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Stacking Skills Come Into Play When Making Enchilada Casserole

Enchilada casserole on white plate
Enchilada casserole on white plate - Laura Sampson/Mashed

When you're looking to make a no-fuss meal in no time at all, a casserole is always at the top of the list. The clean-up is exceptionally easy, and because many casseroles require little more than a good stir before being popped in the oven, the preparation is pretty painless, too. However, while recipe developer Laura Sampson says her enchilada casserole recipe makes dinner a breeze, it does require some stacking know-how.

To give structure to the layers of gooey cheese, beef, and enchilada sauce, you'll need to break things up with some artfully-placed corn tortillas. Once you've coated the bottom of your casserole dish with enchilada sauce, place one tortilla in the center. A second tortilla can be split in two and put along both sides of the whole one, filling the space around it.

In order to get the most coverage, the straight edges of the halved tortilla should be in line with the outer edges of the dish (with the rounded edges facing the center.) The two halves can be placed along the top and bottom of the whole tortilla or flanking either side of it. However, there's no need to overthink the placement, because it will alternate with each new layer. While Sampson used regular-sized tortillas, she said, "You could use bigger tortillas if you wanted to and just use two per layer."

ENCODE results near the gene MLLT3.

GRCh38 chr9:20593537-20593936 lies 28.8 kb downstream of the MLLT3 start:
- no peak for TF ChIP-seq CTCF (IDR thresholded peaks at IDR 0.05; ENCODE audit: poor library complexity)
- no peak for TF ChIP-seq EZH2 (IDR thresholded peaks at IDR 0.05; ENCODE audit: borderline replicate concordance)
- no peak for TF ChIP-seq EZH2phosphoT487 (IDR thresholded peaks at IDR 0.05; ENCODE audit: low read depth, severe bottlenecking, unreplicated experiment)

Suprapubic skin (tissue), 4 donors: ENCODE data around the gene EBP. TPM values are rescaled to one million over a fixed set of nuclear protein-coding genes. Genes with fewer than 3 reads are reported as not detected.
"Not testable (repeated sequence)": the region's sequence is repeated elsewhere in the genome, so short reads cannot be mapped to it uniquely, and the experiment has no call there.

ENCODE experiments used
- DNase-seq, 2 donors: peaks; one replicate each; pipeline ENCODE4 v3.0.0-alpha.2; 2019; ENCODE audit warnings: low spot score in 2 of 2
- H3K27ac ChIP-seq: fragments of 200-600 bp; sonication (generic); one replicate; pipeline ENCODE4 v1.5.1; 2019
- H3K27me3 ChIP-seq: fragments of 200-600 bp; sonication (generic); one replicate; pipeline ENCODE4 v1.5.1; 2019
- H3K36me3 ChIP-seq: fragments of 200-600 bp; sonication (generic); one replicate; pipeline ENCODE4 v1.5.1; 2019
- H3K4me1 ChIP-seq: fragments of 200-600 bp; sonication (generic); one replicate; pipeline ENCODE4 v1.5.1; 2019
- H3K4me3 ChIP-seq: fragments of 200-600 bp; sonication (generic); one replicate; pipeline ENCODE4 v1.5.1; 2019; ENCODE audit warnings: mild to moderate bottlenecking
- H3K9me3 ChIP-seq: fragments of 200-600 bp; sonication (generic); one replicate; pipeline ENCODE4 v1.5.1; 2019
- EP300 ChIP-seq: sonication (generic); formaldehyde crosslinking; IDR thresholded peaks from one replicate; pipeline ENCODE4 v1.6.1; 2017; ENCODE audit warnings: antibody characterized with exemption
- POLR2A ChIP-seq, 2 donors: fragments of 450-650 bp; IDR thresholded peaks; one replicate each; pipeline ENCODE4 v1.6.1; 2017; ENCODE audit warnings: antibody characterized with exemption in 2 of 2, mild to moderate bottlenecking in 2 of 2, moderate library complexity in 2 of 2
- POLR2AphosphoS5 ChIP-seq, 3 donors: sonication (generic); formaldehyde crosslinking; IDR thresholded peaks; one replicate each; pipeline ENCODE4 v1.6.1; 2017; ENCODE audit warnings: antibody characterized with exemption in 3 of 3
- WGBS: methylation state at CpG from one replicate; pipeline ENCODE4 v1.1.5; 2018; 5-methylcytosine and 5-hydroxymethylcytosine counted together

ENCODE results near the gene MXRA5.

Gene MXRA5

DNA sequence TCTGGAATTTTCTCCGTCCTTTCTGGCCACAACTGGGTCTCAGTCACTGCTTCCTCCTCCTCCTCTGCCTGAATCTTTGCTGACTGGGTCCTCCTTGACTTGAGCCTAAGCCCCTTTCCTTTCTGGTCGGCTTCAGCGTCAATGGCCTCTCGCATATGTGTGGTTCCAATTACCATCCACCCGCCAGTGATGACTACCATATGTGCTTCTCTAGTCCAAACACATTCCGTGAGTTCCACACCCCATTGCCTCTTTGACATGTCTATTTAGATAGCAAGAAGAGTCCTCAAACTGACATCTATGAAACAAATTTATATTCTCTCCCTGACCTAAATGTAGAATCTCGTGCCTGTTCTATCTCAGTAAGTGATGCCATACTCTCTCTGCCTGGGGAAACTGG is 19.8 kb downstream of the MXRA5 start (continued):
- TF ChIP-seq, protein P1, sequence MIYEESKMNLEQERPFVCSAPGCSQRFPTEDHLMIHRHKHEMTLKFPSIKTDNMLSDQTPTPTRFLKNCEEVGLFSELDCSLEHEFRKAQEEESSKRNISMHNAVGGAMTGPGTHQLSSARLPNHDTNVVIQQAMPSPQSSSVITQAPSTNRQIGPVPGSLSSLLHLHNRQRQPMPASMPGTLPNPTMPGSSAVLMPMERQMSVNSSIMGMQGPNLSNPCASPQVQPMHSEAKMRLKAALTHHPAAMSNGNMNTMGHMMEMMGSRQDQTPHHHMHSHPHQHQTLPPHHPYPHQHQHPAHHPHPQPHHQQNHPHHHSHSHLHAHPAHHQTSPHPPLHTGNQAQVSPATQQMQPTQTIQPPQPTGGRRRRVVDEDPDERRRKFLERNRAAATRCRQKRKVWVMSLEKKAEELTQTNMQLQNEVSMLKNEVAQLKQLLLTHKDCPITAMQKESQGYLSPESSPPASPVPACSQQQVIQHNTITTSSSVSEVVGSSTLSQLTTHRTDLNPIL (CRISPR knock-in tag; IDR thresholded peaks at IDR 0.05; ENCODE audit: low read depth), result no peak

Read more: 41 Must Try Hot Sandwich Recipes

Layer Like A Pro

Tortillas stacked in enchilada casserole
Tortillas stacked in enchilada casserole - Laura Sampson/ Mashed

Once you've laid the foundation, the fillings can be piled on top. According to Laura Sampson's enchilada casserole recipe, the tortillas should be covered with a healthy amount of meat, cheese, and sauce. If you're trying to lay off of the red meat, Sampson explained you can easily swap in chicken instead. "You could use any lean meat in place of the beef," she noted.

For the second layer, the tortillas should be placed in the opposite configuration as the first layer. (If the first two halves were placed at the ends of the dish, the second two should be on the sides -- or vice versa.) The third layer can mimic the first, exactly. A final layer of tortillas can be drenched in enchilada sauce before covering the ensemble with cheese and baking it to perfection.

It's hard to imagine how Sampson's flavor-packed, stacked enchilada casserole could need anything more. But at the end of the day, as she pointed out, "It's all about the garnishes, isn't it?" If you're looking to add some personal flair to the dish, "You can dress these up with sour cream, shredded cheese, chopped peppers, [and] salsa," Sampson said. "Just about anything will make a great garnish and optional topping."

Read the original article on Mashed.